I'm still trying to wrap my head around this potential plagiarism scandal that Nate Silver's blog broke over the weekend. Some of it seems legit…other parts seem like a bunch of overzealous computer people with too much time to spare before they begin predicting the NCAA basketball tourney (also something for which I care not). Enjoy your week, everyone.

  2. Pretty boiler plate Monday puzzle. I finished quickly which is good because I have a lot to do today.

    Learning Chinese is on my bucket list. As I understand it, Mandarin and Cantonese are written identically but a Mandarin and Cantonese speaker can't really understand one another. FWIW – English is the only language on earth that has more people who speak it as a second language than as a primary language. Those are fertile conditions for a language to change rapidly, much to the chagrin of language curmudgeons such as myself.

    Tony – does your business include trading in any of those magic carpets? I might be interested….

    Best –

  3. Thank you Willie.D., for your comments. Regarding the plague scandal, I would agree with you. Have a happy trip to Nova Scotia, and tell us if you saw any newfies' – New Foundland dogs. I love them very much. They are so big amd such gentle giants. On a philosophical level, if we were only bigger and huge, maybe we wouldn't have so much warfare…. ? You think ?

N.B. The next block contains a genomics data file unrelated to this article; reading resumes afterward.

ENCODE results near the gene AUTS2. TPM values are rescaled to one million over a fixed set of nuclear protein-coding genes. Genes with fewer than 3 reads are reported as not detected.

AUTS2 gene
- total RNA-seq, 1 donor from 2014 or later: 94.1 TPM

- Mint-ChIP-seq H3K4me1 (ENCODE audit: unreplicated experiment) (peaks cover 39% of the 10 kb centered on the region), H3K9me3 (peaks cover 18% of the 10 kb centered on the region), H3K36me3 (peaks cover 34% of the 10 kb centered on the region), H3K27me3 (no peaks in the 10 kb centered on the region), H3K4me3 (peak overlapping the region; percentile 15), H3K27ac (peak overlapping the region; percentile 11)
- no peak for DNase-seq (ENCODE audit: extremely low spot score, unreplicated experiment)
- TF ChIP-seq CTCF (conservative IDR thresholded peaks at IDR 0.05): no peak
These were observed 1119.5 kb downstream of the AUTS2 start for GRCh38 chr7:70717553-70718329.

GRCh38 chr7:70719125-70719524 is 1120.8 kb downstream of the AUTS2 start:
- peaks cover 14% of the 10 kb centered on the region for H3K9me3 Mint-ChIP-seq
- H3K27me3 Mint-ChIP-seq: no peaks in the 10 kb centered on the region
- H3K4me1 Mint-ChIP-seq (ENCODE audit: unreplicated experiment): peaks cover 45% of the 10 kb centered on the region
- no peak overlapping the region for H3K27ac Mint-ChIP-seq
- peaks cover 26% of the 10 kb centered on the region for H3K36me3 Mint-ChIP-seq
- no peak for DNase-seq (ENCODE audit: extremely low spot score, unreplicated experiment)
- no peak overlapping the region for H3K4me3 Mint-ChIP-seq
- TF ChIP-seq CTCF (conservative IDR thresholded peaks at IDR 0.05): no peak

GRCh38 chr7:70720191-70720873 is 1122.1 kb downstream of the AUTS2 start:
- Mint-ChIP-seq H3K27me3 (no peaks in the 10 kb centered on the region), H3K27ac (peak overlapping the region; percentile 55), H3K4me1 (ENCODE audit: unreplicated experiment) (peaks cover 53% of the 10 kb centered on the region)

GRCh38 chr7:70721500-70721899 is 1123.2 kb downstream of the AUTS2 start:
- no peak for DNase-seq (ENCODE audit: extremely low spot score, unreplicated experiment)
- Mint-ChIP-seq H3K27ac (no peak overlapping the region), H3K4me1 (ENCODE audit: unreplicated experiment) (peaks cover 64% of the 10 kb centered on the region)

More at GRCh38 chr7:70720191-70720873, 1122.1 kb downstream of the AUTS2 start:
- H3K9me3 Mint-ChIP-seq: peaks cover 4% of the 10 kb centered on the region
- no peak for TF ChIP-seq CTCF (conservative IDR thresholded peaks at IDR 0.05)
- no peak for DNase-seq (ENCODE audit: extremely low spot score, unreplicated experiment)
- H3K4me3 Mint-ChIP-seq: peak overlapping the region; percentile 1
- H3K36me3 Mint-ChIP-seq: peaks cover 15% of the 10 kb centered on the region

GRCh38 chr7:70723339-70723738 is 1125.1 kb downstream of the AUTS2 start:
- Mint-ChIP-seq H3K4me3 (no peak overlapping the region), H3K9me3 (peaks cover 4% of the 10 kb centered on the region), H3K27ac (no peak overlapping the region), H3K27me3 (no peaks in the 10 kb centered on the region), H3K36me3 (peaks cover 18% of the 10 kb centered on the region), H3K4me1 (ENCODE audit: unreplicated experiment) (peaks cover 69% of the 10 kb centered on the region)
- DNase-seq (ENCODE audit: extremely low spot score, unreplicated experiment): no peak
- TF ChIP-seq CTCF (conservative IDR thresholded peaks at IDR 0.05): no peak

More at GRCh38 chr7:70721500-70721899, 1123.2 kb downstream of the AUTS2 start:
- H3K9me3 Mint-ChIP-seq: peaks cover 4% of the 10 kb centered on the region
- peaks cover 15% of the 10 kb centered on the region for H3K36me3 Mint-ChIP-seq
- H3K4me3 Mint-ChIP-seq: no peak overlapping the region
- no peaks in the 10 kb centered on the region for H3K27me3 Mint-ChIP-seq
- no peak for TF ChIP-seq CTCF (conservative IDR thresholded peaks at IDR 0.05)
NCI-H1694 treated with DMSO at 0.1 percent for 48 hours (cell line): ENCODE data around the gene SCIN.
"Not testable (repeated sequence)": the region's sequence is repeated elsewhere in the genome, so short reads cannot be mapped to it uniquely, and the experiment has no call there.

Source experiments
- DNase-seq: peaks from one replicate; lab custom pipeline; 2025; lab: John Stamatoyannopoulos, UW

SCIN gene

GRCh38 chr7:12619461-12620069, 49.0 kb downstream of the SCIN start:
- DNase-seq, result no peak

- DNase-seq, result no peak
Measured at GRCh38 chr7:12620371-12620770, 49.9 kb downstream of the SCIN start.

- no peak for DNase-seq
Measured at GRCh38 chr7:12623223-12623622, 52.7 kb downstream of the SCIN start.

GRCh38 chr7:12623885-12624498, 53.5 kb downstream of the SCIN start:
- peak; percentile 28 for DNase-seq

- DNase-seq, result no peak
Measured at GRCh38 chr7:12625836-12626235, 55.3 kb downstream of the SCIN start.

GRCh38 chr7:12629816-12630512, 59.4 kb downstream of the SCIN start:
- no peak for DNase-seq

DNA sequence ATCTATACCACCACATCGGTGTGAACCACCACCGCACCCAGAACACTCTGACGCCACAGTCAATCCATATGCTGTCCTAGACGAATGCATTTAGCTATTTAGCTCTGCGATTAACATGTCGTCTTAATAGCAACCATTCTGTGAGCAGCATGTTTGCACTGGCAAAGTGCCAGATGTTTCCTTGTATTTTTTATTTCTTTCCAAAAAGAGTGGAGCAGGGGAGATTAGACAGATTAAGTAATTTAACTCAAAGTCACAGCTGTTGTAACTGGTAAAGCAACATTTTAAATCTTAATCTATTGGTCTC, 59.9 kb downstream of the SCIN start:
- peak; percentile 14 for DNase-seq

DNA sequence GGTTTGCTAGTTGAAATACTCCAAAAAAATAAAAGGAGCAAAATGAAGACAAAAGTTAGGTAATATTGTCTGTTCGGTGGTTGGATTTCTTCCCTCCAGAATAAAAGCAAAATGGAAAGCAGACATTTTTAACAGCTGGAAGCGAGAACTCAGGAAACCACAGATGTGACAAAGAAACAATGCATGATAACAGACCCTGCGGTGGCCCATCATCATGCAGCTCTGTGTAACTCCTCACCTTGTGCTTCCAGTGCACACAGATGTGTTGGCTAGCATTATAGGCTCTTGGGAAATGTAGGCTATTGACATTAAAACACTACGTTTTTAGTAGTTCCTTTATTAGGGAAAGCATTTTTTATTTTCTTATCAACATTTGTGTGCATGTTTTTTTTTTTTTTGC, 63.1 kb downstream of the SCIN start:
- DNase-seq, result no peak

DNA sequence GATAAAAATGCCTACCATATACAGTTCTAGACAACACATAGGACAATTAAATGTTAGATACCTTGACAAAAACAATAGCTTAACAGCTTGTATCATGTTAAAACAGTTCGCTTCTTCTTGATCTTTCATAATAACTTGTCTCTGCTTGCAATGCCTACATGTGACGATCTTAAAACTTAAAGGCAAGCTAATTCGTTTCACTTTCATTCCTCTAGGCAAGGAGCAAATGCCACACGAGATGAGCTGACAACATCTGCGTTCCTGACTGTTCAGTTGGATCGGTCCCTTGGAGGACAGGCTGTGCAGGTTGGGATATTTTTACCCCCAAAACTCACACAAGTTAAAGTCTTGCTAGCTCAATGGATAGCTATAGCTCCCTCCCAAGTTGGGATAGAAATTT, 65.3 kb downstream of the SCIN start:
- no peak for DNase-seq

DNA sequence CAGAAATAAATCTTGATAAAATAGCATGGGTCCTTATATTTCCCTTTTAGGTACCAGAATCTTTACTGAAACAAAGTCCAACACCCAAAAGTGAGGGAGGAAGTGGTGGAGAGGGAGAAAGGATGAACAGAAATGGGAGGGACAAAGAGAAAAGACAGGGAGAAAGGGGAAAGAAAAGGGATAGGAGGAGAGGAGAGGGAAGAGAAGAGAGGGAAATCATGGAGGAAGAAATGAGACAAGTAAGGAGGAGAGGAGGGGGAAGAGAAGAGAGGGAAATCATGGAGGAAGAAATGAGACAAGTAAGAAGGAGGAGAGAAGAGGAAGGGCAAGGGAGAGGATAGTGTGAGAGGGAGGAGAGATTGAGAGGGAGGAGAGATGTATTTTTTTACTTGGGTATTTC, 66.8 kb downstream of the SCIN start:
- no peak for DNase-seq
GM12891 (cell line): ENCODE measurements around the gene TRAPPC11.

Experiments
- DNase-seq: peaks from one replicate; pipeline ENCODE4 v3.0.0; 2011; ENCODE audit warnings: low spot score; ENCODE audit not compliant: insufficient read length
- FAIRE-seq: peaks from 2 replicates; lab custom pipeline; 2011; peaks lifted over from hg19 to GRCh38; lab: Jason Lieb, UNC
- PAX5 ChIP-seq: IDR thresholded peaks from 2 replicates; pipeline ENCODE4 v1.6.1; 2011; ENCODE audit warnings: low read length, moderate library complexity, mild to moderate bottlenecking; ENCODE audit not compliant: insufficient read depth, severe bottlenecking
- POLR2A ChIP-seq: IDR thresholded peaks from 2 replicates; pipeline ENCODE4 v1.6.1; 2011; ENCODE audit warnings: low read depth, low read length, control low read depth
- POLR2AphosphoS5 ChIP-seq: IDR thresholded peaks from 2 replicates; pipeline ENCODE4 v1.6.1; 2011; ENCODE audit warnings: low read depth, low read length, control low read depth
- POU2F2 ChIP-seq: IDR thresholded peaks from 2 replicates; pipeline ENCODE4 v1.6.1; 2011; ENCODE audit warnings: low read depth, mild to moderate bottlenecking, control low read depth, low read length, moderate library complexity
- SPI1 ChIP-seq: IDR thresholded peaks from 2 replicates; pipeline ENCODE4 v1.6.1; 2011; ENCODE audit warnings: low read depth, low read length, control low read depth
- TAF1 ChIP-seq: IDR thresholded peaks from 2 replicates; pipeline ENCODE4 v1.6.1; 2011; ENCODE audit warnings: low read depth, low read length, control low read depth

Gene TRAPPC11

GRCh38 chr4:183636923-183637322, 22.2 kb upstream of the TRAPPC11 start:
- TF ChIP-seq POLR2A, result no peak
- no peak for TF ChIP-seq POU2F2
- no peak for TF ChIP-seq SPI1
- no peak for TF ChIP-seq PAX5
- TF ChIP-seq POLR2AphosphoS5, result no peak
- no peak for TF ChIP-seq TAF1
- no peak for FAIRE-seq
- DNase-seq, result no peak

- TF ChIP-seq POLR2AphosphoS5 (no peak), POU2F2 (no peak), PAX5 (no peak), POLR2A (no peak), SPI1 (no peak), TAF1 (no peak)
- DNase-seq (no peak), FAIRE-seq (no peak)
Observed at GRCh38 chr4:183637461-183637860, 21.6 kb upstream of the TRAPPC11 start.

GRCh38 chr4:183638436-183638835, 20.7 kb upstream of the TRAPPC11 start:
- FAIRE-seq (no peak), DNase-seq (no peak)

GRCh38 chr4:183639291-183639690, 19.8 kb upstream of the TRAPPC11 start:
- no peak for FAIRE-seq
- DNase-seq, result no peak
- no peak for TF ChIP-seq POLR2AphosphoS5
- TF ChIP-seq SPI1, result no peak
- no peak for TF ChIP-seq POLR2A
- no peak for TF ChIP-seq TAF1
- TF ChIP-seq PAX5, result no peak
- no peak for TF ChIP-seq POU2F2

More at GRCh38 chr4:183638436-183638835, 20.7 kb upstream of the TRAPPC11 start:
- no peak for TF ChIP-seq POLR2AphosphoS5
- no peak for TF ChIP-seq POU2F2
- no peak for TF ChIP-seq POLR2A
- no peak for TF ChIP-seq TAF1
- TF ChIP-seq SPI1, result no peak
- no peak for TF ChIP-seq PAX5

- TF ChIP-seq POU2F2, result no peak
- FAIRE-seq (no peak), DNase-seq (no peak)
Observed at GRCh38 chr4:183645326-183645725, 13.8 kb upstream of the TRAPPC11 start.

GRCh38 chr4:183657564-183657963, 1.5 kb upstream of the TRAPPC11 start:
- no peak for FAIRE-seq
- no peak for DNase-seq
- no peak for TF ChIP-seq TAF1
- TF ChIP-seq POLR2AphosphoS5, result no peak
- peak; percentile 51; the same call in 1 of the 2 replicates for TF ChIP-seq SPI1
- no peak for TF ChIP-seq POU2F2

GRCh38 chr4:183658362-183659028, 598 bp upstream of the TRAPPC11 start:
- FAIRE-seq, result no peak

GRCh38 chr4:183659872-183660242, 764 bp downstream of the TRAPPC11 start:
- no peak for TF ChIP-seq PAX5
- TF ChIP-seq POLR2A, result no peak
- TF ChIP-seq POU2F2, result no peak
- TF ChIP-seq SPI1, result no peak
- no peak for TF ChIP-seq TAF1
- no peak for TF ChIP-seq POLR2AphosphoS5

The puzzle was so easy ( not that I'm complaining …), that I rushed to the blog to see Bill's time …. to see if he broke the 4 minute-a-mile record. Perhaps he was doing the NYT and one other puzzle at the same time.

    I went to school at the 'other' Rochester (N.Y.) of Xerox and KodaK. The hospital there was the Strong Memorial Hospital system. I was young, and I worked in a dept. there, but never had any illnesses that would necessitate hospitalisation.

    Finally, to increase the interest in this blog, maybe I offer a link, (borrowed from elsewhere – ) , to the The 2 Cellos, (4:58 mins.) in a 19th century concert fashion . Vivaldi Cello sonata No. 5 and AC/DC all in the same movement.

    I am not a classical musician or even appreciate that type of music. But this blew me away. And the showmanship definitely helped. ;-D) God bless them.

    Have a nice day, all.

  4. Thank goodness for Monday puzzles.
    I am also interested in the crossword scam. So many nearly identical puzzles, and always going from NYT to Universal, never the other direction. Hmmm.
    Taking credit for, and being paid for someone else's work? Whether or not it violates copywrite laws, I wouldn't want that guy working for or with me!

    Happy Monday-
    Bella

  5. Actually did this one online. 9 minutes and change, mainly due to my slowness/problems with the interface. Pretty unremarkable grid with typically annoying junk fill. Typical for a Monday.

    @Vidwan827 from Saturday
    "On another subject, maybe they could 'ease down, or dumb down' the clues from the NYT and reprint them in the L A Times ? And the original constructor could get the added royalties ? What say you, Bill ?"

    The problem with that is that the publishers own the grids effectively after their standard contracts. So it's a publisher concern more than a constructor one, as the publisher can do whatever they want with any of the grids after they've settled their end of the contract. Overall though, the level of the LA Times would dictate that this not happen. The question is more for Shortz/Norris/TPTB if they want to put out a book of primer grids – they can always ask if manpower is an issue.